Today would have been my (maternal) grandmother's 82nd birthday. She died (in a blizzard) 7 years before I was born (in a blizzard) but even without knowing her I felt a strong connection from the moment I learned her name.
Esther Milagros Colón moved from southern Puerto Rico to Manhattan, and then Brooklyn, with her sister and mother in the late 1940s. She was just a teenager then but managed to finish school, find love (or at least, lovers?), and work—first in the garment district and later at The New Yorker Hotel. In the late 50s she fled an abusive marriage to give birth to my mom in Maine where she found work cleaning houses. A man who owned one of those houses that she cleaned became her husband—and my mom's dad—and they soon had two sons together.
This story was one I to pieced together over time. The symptoms of what she went through were the louder narrative I heard growing up. Getting spit on and called a "spic" while walking in NYC. Enduring miscarriages at the hands of an abuser. Mental health issues that resulted in her hospitalization and forced shock therapy "treatments" in 1960s Maine. Being known as "the crazy woman" in the small, white town where she raised her family. It was these stories that wove their way into the foundation of my upbringing.
I also learned that she was a bad ass who didn't put up with any shit on the streets of New York. She fought back. Learning the context of her times—in generation, race, diaspora, gender—gave light to the power and courage she must have exerted to leave a marriage and re-create a life for her and her new baby. I learned that she was stop-in-your-tracks beautiful and fiery. I learned that she would drive into Maine's city of Portland to volunteer with immigrants and help them adjust to their new communities. I learned that she knew a lot about plants, was psychic, and very into spirituality and witchy things.
These stories are the ones I grew up with. It was all that I knew in my humble, suburban Maine life. My mom (nearly translucent white) would warn us about the racism her brothers (extremely dark) endured and—while making our beds each morning was a give or take sort of chore—instilled in us the responsibility to look out for our community of peers and always speak up if anything bad happened. There were certain clubs we were never allowed to join because of their participation in segregation and discrimination that my mom saw when she was young. We were a Sunday morning breakfast and newspaper kind of family and my siblings, my parents, and I would fight over the comics and talk about what the political cartoons meant.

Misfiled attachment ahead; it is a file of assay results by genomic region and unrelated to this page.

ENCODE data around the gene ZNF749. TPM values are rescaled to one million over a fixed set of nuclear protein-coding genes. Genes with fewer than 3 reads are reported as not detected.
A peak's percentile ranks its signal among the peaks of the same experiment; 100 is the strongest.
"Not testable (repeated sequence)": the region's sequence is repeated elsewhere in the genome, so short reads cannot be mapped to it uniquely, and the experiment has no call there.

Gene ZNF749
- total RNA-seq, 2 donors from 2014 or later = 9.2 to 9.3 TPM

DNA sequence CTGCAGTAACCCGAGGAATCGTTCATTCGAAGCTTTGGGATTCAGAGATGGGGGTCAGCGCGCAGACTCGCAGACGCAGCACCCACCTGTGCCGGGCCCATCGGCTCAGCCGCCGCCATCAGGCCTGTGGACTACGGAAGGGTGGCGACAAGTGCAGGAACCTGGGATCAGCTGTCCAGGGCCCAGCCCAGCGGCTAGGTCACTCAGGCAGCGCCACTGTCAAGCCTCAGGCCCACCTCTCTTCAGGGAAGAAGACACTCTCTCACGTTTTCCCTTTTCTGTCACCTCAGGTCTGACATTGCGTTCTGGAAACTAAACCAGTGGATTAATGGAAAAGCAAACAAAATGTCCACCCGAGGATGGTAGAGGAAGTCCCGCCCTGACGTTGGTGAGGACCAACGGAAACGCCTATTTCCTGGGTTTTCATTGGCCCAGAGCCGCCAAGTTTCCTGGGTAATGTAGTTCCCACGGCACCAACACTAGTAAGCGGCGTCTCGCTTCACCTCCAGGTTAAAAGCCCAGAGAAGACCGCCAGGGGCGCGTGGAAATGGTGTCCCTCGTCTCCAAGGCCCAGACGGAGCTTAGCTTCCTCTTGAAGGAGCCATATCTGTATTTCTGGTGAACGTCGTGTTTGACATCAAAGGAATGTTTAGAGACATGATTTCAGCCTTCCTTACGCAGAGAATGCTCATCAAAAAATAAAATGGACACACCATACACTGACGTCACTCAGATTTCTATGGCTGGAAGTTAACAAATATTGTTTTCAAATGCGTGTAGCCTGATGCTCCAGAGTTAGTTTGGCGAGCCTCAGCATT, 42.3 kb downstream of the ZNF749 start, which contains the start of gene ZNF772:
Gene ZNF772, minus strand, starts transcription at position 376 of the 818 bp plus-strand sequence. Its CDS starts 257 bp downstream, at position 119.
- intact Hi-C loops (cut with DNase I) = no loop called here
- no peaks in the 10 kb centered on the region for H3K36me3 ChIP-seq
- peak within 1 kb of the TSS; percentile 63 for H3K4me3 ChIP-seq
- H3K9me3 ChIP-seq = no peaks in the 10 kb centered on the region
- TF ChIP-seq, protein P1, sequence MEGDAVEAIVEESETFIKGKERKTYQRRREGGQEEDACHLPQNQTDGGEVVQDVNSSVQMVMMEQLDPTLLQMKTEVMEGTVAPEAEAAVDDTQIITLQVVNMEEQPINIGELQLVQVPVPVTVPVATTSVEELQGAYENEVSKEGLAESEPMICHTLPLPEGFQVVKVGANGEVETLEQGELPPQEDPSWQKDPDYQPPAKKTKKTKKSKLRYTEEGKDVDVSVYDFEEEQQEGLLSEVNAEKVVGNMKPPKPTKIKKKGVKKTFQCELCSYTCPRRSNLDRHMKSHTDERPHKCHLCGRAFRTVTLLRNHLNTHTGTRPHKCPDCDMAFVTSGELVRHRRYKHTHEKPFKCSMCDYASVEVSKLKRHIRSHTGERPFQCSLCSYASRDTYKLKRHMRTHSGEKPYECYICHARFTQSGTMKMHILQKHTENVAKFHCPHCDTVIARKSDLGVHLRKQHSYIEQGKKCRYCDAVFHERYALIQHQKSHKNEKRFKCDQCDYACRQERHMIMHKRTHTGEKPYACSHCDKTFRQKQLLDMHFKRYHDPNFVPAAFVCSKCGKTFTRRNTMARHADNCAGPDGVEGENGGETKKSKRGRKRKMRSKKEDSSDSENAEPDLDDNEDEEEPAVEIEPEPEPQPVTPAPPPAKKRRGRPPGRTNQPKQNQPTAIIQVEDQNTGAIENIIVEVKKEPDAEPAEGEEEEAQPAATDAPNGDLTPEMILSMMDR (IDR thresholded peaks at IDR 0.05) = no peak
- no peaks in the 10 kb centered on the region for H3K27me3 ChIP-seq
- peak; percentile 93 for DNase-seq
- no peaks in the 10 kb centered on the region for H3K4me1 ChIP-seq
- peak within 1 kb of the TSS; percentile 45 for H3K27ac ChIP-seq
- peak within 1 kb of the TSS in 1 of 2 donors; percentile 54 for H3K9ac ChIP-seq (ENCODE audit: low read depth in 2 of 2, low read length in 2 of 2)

Later, my Sunday mornings were spent on the ice training in the sport of figure skating. At one point I was practicing nearly every day and training towards the highest levels. I was known in the skating community and close with my coach, peers, and other professionals in the local network. I wasn't an Olympic hopeful, but I was good.
Yet, something was always different. With 6 siblings and a modest familial income I was—to borrow from Cristela Alonzo—"lower classy" in the figure skating realm. I was obsessed with succeeding in the sport but even given all the resources I could never get myself to be tunnel-vision focused on the world of skating alone. I was never a "keep your head down" kind of skater and spoke my mind when I felt the rink's or club's decisions or culture was off. I also had a hot temper that made itself abundantly clear on the ice.
Then, I moved to New York City. I began to realize that my upbringing was not the standard upbringing for your typical white, suburban, Maine family. And after working within social justice groups whose racial and socio-economic demographics mirrored those of figure skating (i.e. super white and wealthy) I started to piece some things together. While my complexion fit right into the standard figure skating club, my influence and outlook on humanity and justice did not. I realized that I have a responsibility to not just own up to my privilege, but also to reclaim my Boricua roots. I began learning about colonized Puerto Rico, its effects on women, the diasporas, Nuyorican culture, and the complex ways these realities deeply influence my life.
Because my grandmother endured, experienced, overcame, and created, I get to be here doing what I do. And her life and story is not a token for me to use but a responsibility and conviction I carry in my bones.
This is how I continue to move through the world and on the ice. This is how I will continue as a coach in relationship to my students and their growth as leaders. This is how I will continue to be a disruptor of this sport's participation in white supremacy and ignorance of their ongoing role in it.
While I may not have many allies from the sport as I commit to this work, I know I've got the spark of Milagros in my blood.